What is so special about an architect? Let us begin, as they say… at the beginning - architectural school and the architectural student. The amount of work that an architectural student puts in is as demanding as any curriculum and features sleepless nights, volumes of reading and writing, complex and sometimes strange architectural concepts, jargon and state of the art computer tools. Add in the nerve wracking design presentations and you have an intense educational experience.Check out some of the quotes and memes created by architectural students.
The architectural student frequently charrettes, a long, focused and often collaborative design session exploring the myriad complexities of any given project. This usually means working many hours, sometimes days in a feverish attempt to finish the design process required by the professors and the curriculum. Caffeine and the endless search for ways to stay awake, while being creative, accurate, and relatable are all part of the process.See 38 things that all architectural students know only too well.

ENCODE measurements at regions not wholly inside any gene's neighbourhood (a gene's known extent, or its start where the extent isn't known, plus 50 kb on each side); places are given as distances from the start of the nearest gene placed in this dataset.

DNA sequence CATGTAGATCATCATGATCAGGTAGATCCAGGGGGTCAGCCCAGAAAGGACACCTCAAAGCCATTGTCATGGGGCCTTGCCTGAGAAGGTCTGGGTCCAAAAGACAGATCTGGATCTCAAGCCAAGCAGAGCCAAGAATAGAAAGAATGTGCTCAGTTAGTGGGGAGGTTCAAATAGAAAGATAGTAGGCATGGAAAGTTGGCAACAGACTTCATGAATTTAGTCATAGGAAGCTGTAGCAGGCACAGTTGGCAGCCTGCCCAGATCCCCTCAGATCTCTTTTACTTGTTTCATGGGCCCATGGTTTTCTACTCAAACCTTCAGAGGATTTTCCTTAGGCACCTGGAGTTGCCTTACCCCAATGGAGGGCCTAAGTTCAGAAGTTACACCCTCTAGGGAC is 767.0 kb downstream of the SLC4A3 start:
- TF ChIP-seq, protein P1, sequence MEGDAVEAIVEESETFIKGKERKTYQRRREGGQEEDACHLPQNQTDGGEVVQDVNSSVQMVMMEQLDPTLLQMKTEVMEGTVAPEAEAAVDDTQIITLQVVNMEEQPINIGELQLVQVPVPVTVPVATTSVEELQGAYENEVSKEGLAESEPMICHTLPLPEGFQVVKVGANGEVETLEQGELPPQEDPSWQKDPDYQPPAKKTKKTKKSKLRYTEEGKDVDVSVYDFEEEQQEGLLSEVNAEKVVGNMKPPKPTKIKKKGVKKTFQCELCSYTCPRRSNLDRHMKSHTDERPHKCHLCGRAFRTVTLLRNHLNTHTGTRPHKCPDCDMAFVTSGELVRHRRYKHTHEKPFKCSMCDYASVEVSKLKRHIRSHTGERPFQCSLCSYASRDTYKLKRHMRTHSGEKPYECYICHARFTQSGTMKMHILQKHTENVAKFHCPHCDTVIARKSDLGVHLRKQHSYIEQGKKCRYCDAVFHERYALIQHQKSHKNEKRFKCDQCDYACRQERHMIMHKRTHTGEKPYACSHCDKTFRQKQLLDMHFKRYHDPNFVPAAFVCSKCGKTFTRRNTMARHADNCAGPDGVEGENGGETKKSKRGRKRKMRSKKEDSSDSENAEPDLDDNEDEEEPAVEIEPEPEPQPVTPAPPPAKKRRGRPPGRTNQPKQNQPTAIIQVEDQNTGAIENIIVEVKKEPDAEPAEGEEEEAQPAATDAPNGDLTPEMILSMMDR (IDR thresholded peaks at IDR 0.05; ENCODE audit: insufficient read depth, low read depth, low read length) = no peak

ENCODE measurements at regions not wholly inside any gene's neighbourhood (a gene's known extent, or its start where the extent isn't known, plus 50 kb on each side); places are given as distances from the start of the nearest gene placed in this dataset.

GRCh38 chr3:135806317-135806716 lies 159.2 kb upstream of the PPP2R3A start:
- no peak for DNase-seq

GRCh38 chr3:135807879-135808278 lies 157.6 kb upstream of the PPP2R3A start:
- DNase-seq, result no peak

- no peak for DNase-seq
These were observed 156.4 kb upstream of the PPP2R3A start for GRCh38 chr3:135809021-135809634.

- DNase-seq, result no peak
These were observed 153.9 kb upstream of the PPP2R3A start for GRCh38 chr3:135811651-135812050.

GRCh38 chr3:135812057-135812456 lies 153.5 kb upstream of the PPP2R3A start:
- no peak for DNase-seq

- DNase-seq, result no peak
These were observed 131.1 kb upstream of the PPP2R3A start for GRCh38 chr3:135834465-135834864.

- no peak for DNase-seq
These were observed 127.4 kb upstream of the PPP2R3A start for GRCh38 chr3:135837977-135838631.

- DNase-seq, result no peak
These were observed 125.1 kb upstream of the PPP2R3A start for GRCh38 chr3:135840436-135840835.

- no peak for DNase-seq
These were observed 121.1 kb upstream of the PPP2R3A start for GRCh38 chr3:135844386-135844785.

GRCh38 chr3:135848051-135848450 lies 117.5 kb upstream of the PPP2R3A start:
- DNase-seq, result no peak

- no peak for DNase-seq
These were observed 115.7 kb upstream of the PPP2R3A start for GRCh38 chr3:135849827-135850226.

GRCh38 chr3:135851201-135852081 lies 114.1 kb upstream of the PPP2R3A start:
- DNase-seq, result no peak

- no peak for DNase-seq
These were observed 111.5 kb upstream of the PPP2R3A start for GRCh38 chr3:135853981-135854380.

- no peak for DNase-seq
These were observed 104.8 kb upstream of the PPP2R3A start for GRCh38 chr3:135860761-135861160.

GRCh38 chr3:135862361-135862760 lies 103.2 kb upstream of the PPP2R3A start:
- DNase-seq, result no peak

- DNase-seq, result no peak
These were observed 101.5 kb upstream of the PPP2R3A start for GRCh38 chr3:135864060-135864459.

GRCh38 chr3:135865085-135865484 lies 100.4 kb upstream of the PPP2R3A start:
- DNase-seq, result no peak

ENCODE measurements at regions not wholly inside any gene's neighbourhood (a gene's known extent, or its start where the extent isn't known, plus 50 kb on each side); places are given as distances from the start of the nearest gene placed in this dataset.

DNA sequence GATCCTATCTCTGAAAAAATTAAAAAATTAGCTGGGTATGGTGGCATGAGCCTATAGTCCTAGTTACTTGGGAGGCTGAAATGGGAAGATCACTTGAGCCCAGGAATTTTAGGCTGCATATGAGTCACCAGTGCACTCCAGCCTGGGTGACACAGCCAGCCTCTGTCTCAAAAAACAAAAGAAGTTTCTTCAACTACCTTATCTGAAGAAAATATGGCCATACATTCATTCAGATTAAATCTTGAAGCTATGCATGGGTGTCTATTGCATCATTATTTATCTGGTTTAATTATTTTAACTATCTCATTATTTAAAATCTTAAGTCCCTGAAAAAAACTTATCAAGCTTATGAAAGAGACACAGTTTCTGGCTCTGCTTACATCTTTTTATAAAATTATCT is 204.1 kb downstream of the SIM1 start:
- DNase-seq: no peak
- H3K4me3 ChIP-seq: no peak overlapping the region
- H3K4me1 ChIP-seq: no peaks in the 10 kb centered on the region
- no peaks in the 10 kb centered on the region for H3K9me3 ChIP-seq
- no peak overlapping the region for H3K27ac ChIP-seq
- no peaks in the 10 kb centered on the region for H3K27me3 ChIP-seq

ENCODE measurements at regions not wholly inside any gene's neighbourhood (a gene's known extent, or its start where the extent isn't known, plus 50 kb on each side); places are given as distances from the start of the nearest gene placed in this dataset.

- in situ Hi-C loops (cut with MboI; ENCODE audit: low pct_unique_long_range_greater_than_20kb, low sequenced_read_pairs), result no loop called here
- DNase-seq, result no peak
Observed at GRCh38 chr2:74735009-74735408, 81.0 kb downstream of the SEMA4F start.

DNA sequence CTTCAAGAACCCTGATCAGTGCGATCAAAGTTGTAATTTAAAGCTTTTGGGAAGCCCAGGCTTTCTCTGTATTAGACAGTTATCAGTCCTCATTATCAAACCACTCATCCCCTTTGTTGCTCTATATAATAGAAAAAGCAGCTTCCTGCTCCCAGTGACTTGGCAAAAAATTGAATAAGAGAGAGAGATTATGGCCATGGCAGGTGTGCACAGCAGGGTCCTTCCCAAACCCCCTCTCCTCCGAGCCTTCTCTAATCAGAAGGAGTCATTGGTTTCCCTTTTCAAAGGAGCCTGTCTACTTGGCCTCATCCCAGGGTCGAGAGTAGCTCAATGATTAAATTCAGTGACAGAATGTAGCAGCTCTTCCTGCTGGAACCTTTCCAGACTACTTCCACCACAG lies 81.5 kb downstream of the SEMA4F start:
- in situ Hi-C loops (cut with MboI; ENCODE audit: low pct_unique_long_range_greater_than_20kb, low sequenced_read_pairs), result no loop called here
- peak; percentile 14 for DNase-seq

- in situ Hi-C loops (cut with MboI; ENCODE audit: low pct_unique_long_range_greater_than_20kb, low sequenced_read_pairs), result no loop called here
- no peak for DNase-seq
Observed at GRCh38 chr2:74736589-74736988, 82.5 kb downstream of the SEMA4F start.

According to an article published by Dezeen.com,“Architecture students work hardest of all US college majors.” OMNIA Architects know this well. The first year of school weeds out the least passionate students. According to partner, Gene Grimaldi, his class at Temple University began with over 300 students. By graduation time, an intense five years later, there were fewer than 40 students.